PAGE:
Science Fictions


Philip Ball in Aeon:

Scientists can be notoriously dismissive of other disciplines, and one of the subjects that suffers most at their hands is history. That suggestion will surprise many scientists. ‘But we love history!’ they’ll cry. And indeed, there is no shortage of accounts from scientists of the triumphant intellectual accomplishments of Einstein, Darwin, Newton, Galileo, and so on. They name institutes and telescopes after these guys, making them almost secular saints of rationalism.

And that’s the problem. All too often, history becomes a rhetorical tool bent into a shape that serves science, or else a source of lively anecdote to spice up the introduction to a talk or a book. Oh, that Mendeleev and his dream of a periodic table, that Faraday forecasting a tax on electricity!

I don’t wish to dismiss the value of a bit of historical context. But it’s troubling that the love of a good story so often leads scientists to abandon the rigorous attitude to facts that they exhibit in their own work. Most worrisome of all is the way these tales from science history become shoehorned into a modern narrative — so that, say, the persecution of Galileo shows how religion is the enemy of scientific truth.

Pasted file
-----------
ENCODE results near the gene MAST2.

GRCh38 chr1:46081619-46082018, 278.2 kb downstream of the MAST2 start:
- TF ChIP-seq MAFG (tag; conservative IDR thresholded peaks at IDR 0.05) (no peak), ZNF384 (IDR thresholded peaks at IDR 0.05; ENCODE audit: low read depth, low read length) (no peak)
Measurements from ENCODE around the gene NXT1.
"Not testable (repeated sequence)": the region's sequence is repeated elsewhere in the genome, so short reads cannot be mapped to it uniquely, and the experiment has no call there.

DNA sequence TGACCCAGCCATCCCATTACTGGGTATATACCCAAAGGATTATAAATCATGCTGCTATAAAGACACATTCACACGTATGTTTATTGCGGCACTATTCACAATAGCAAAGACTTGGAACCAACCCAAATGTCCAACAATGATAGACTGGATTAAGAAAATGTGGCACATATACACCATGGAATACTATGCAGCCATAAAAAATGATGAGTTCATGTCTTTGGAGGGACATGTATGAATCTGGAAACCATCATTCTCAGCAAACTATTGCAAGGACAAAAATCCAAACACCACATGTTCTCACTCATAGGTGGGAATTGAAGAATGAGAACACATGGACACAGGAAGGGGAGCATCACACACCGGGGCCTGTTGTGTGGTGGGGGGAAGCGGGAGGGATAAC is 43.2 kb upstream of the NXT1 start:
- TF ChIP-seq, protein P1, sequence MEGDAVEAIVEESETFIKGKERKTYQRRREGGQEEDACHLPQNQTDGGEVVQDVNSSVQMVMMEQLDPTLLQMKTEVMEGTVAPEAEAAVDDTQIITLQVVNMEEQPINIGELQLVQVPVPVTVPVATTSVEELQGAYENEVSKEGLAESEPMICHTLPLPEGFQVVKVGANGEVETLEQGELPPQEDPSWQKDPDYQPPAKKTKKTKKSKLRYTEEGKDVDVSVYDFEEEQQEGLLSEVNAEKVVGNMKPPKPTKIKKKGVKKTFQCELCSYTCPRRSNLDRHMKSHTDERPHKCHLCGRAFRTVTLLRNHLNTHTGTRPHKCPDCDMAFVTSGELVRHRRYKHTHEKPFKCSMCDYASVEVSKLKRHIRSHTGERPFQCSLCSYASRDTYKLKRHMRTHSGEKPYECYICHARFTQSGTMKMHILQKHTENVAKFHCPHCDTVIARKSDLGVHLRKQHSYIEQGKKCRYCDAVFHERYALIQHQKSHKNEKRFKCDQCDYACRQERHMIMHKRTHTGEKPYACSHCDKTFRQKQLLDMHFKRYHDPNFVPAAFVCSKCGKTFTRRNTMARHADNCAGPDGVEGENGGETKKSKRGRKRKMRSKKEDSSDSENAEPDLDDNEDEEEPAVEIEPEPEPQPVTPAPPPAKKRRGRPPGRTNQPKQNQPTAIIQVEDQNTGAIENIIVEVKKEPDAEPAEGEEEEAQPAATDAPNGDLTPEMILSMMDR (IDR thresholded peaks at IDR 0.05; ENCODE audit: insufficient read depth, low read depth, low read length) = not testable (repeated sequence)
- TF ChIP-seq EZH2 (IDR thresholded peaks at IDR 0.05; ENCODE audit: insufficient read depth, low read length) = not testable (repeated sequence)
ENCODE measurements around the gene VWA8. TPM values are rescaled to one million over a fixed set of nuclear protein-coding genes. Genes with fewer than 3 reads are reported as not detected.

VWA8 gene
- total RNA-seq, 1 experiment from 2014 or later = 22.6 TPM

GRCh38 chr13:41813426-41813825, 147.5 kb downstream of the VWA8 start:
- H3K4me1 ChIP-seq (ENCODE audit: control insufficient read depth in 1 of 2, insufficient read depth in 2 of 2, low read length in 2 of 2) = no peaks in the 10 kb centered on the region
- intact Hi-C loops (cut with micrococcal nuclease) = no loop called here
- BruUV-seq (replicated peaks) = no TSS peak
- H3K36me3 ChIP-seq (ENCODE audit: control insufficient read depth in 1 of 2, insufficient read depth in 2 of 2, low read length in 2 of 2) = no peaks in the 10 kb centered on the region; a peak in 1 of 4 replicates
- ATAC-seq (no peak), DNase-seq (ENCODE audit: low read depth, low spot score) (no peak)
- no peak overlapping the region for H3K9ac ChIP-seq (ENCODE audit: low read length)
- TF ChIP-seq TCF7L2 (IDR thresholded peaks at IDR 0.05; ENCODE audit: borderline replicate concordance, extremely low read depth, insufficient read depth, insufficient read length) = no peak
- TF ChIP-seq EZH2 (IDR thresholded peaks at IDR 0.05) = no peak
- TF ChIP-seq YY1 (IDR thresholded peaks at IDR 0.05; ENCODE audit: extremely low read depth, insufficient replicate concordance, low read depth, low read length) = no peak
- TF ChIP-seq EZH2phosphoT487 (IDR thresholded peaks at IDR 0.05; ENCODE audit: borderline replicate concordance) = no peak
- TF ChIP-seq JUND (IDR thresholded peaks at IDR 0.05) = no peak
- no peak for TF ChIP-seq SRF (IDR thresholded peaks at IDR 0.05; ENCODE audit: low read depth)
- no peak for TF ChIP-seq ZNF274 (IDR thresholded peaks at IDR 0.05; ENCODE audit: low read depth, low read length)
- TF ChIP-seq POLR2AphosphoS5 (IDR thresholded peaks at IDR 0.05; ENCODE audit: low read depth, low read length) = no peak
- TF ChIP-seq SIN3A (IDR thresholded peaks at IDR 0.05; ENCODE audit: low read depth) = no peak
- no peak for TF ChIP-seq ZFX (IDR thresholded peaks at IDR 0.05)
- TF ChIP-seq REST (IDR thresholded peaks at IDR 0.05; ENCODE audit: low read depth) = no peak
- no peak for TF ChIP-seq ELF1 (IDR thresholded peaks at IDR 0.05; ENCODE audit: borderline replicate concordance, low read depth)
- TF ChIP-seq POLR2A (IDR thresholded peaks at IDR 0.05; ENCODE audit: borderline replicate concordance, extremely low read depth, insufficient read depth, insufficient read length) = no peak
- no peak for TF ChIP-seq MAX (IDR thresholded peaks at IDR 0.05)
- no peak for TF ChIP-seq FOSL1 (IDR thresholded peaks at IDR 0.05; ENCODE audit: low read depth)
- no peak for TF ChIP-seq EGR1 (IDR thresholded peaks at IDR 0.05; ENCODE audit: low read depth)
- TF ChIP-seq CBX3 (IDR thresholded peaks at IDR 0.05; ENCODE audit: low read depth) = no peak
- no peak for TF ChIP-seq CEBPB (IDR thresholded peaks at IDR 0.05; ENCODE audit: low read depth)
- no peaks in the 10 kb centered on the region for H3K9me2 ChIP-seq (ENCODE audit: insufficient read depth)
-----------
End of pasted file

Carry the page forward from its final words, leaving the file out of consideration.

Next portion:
There’s no point getting too po-faced about the commandeering of Newton’s almost certainly apocryphal falling apple to represent science in the Paralympic opening ceremony. But what Newton’s definitive biographer Richard Westfall says about that story warns us how these populist fables can end up giving a distorted view of science. He says that it ‘vulgarises universal gravitation by treating it as a bright idea. A bright idea cannot shape a scientific tradition.’ Besides, how many of those munching apples at the ceremony could have explained why, if the moon is indeed just like an apple, the apple falls but the moon does not? Anecdote can anaesthetise thought rather than stimulate it.